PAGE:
Temporary Security

This morning I paid the $165 phone bill that is due on Feb. 25. Last week, I paid off the past due balance—so now, for the first time in about 4 months, my phone bill is completely paid off, with no balances.

I also wrote Joel’s mom a check for $350, to cover rent/bills for last month.  This is a major blessing to us—the fact that our rent/utilities, once split 6 ways, is always $350 or less per person.  After taking a substantial paycut when I transitioned from full-time administration to part-time faculty, money has been very tight (hence the late payments on phone bill), and if our rent/bills hadn’t gone down so much when we moved in with Joel’s family, I would probably have had to look for a loan. (Which I definitely do not want, nor can I truly afford.)

Yesterday I got my dental and health insurance premiums squared away (one month late on health, three months late on dental), so I can finally breathe easy there.  I was able to make a nice dent in my credit card balance (paid off about 1/3 of the total balance!), and after all is said and done, I have about $400 left for the month for food, sundries, school supplies, transportation, etc.

I also need to sit down and write up an invoice for some voiceover work I did this month–which won’t be princely, but it will be income I don’t usually have, so that’s great news.

There are many things in my life which stress me out, and prompt a near-constant undercurrent of insecurity—lack of finances is a big one.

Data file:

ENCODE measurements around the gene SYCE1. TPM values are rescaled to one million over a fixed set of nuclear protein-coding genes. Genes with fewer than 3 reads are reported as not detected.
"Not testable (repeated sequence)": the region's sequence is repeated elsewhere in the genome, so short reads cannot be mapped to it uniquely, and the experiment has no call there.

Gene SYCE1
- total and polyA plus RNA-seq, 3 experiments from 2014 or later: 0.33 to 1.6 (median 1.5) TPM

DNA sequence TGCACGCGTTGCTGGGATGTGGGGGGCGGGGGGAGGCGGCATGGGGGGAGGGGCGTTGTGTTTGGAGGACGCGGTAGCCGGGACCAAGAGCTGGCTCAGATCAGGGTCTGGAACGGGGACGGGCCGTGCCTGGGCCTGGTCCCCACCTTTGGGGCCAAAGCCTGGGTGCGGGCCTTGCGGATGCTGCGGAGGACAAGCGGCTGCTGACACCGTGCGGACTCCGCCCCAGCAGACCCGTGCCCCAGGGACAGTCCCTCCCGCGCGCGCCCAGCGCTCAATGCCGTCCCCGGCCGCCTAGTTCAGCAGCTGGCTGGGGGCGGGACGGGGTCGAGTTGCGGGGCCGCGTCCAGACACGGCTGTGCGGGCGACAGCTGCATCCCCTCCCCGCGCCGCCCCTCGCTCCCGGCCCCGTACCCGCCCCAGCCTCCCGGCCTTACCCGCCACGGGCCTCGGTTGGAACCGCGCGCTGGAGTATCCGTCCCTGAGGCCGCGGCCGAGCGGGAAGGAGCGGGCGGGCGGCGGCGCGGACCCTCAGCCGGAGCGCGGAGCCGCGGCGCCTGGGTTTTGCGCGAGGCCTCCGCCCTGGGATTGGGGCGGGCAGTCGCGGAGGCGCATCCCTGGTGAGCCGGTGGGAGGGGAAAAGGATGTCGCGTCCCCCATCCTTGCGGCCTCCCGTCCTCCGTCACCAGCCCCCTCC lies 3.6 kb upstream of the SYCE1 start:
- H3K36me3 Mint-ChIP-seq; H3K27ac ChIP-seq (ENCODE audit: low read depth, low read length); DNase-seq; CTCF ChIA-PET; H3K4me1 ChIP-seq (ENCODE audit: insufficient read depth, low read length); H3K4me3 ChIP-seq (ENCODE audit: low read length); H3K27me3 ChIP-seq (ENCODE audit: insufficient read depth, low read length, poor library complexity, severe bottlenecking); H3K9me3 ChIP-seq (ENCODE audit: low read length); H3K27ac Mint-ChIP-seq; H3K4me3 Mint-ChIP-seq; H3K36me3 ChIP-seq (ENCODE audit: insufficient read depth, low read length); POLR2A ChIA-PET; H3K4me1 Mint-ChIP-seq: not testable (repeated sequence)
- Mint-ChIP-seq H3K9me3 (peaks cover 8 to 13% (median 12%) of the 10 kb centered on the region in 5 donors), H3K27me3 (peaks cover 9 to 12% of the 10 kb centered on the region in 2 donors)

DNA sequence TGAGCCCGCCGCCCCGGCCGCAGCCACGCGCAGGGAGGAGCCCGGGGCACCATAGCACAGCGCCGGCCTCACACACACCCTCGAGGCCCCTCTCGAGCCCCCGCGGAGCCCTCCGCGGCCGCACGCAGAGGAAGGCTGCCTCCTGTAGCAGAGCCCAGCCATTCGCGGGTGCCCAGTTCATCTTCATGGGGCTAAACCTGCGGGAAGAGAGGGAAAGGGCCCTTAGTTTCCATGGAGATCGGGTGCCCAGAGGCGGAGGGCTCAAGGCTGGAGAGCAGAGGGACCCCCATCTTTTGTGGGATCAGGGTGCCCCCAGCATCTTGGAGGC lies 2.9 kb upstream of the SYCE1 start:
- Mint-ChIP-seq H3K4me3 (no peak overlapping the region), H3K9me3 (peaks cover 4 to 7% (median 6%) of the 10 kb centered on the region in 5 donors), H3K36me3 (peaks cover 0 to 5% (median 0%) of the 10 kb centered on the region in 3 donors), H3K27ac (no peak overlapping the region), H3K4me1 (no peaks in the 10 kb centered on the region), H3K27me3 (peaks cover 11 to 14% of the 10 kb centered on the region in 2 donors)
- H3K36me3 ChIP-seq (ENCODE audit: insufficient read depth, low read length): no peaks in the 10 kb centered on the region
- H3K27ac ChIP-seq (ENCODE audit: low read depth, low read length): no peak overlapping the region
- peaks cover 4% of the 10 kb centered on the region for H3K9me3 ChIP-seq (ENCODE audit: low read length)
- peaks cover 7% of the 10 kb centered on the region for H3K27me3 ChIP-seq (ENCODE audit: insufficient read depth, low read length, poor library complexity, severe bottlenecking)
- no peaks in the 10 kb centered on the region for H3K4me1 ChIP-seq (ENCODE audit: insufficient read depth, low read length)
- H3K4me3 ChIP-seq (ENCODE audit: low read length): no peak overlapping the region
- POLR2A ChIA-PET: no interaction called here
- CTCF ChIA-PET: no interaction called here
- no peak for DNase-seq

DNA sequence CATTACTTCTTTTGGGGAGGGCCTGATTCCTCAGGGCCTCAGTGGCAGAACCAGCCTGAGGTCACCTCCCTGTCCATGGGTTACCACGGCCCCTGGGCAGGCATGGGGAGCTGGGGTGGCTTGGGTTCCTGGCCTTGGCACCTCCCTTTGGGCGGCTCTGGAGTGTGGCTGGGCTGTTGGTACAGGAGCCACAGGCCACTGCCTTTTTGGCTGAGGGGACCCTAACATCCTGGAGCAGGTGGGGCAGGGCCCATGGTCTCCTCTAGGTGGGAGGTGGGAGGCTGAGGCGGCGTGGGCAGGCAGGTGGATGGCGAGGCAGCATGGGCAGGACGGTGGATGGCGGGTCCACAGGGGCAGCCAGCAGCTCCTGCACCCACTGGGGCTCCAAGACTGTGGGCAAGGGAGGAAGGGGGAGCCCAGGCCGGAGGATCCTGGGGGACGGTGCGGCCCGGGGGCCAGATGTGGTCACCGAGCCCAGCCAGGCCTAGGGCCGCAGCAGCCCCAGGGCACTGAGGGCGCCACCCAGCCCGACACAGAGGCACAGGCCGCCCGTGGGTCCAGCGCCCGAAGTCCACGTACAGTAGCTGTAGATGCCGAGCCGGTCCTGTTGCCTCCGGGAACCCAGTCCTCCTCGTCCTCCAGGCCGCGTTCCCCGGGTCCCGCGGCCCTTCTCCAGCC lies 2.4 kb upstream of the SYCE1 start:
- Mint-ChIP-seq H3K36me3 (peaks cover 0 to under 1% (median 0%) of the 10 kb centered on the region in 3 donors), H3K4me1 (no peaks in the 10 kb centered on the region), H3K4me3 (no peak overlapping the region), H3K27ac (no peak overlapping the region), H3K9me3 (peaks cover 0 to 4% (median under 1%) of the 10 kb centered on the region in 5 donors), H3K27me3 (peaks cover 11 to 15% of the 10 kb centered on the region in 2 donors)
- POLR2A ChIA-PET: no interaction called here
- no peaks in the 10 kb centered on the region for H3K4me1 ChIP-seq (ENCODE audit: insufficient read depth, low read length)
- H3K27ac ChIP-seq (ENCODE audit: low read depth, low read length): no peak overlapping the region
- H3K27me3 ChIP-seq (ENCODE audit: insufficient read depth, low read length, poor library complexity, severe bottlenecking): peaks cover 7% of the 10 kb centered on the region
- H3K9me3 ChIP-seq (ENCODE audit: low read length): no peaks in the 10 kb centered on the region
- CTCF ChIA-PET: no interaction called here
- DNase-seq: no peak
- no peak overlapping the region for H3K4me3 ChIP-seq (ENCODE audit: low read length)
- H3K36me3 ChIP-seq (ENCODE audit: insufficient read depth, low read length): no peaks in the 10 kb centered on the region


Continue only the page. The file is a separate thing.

So it’s really, really nice to have been able to catch up a little bit with my debts large and small—this month, I get to let go of that constant worry for a while.  And this semester, I have more hours than the fall term, so I don’t have to try and stretch $1150 over all the expenses (now I get to stretch $1400).

I so dislike money worries.  We had them all throughout my childhood, and I have rarely had financial security as an adult.  It doesn’t help that I have never sat down and forced myself to do any financial planning, nor do I have stellar spending habits.  But I have always been able to get by.  This year, I’ve been taking small steps to rectify past spending sins, but without the capital, it’s been slow going.

Here’s to adulting.


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